Why Does The Times Square Ball Drop On New Year's Eve?
By | December 19, 2019
Time balls were initially for nautical use
Americans have a lot of different ways of celebrating the new year. In some regions, people eat black eyed peas for good luck; those of us lucky enough to have a partner might get a kiss at midnight; and a full 100 million of us turn on the tube to watch the Times Square ball drop. When that famous orb completes its descent at midnight on New Year's Day, it signals the first moments of 365 days that we hope will be better than the last. But why? What does dropping a ball have to do with the new year?
Contrary to what you might think, using a falling sphere to demarcate time isn't just some arbitrary quirk of Dick Clark, that ageless sage of the new year. It's a tradition that harkens back to the sailing industry of the 19th century. The ball that drops every New Year's Eve in Times Square may be the most well-known time ball, but it's hardly the first. It's not even the only time ball in the Big Apple.
England's Portsmouth harbor is the birthplace of the time ball. In 1829, mariners who wanted to synch their chronometers used landmarks to estimate time, but on a foggy day or dark night, that wasn't always possible. To solve this problem, they started hoisting a large ball that could be seen by every ship in anchor at the harbor up a 15-ft. mast and then dropping it. The ball dropped daily at 1:00 P.M.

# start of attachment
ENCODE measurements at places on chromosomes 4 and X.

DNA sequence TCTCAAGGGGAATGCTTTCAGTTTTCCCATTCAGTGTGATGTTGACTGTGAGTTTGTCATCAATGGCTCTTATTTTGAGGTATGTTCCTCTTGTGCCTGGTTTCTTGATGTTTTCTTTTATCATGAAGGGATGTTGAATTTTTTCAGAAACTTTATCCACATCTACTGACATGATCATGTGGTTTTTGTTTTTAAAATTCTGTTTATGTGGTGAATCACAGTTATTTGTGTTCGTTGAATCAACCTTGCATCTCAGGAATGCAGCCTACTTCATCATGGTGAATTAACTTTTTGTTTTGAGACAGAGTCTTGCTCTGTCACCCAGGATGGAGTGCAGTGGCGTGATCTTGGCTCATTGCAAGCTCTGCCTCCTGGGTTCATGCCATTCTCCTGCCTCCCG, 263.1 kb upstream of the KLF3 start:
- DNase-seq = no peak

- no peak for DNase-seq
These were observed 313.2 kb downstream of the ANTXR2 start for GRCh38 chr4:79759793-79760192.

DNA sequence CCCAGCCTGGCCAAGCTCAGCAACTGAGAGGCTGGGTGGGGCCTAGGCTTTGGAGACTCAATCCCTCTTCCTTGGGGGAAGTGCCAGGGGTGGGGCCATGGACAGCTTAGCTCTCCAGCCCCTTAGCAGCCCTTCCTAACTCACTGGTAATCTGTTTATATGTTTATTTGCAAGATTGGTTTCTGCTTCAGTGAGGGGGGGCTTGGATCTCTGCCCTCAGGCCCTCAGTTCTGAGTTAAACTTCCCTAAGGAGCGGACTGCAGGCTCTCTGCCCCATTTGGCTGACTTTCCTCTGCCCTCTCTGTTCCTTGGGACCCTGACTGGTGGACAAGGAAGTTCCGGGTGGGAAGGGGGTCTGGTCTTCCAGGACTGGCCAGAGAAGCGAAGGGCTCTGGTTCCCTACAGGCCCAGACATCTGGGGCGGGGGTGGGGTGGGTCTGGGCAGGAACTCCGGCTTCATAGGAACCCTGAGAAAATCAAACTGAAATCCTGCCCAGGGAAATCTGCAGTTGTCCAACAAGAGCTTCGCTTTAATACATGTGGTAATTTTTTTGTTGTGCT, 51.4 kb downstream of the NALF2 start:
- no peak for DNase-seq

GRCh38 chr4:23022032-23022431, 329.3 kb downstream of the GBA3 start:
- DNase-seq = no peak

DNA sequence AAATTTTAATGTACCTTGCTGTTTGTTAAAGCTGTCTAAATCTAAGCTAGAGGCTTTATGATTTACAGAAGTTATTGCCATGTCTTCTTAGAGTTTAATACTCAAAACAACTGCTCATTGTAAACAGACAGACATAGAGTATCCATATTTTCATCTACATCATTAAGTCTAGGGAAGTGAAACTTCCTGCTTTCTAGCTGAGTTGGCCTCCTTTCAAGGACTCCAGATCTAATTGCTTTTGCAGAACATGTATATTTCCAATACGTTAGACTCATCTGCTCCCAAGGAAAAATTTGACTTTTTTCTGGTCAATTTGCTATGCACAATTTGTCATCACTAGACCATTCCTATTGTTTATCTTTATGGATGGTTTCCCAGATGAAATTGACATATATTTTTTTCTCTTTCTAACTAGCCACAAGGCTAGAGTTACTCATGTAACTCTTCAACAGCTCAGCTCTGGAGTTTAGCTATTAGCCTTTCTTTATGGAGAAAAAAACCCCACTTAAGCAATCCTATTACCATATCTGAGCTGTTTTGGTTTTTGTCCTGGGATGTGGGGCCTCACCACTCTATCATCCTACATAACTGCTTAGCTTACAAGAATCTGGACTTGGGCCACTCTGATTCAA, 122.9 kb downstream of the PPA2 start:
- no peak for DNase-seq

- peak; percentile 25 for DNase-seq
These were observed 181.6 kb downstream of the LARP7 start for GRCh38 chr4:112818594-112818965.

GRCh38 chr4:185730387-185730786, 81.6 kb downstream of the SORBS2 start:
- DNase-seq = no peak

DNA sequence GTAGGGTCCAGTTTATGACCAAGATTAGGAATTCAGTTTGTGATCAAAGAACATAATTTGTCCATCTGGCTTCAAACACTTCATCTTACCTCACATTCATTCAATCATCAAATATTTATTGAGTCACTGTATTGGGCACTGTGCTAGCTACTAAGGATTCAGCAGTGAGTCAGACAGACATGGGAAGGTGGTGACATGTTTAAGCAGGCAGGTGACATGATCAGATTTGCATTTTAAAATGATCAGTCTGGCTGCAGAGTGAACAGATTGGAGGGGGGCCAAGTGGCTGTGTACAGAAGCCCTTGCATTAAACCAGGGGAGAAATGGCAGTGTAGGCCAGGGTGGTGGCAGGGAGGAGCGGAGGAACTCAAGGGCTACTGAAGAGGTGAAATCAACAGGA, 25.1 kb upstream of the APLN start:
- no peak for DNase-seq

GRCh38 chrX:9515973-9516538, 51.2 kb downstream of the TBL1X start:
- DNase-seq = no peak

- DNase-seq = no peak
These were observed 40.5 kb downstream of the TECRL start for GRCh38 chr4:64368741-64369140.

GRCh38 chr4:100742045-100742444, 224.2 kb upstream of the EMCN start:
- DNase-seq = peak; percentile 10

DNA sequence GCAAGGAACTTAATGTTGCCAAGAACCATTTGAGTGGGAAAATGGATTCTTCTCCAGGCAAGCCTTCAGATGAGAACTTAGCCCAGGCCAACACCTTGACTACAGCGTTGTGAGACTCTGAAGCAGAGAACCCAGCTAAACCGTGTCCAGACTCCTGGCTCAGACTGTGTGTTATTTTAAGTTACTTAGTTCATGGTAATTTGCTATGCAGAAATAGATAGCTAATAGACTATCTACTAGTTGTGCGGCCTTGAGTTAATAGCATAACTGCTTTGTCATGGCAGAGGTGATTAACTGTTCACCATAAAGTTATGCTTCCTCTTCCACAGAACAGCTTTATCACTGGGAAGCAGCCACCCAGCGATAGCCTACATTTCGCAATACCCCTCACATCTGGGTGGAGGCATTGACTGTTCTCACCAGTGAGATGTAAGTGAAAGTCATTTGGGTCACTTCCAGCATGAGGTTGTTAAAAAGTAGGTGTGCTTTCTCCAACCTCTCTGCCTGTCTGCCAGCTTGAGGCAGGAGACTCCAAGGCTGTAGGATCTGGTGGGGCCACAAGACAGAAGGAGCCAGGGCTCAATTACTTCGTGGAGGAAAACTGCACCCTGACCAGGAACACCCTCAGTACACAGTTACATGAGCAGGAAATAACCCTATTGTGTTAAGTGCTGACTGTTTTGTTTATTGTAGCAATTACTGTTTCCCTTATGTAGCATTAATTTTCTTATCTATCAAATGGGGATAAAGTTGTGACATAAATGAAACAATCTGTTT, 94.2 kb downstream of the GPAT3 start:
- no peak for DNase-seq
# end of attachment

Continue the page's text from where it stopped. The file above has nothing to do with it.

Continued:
People loved watching time balls
Things on dry land were a little different. Before clocks and watches became affordable for regular Joes, people relied on a variety of means for telling time. The sundials that were used in most towns and church bells that rang every hour were good enough for citizens who spent all day performing a single task, but when sailors started using time balls, they became a major spectacle. People gathered around the time ball as early as 15 minutes before its drop just to watch it happen. To get even more of a thrill out of the ball drop, some of them brought time keepers to check the ball's accuracy.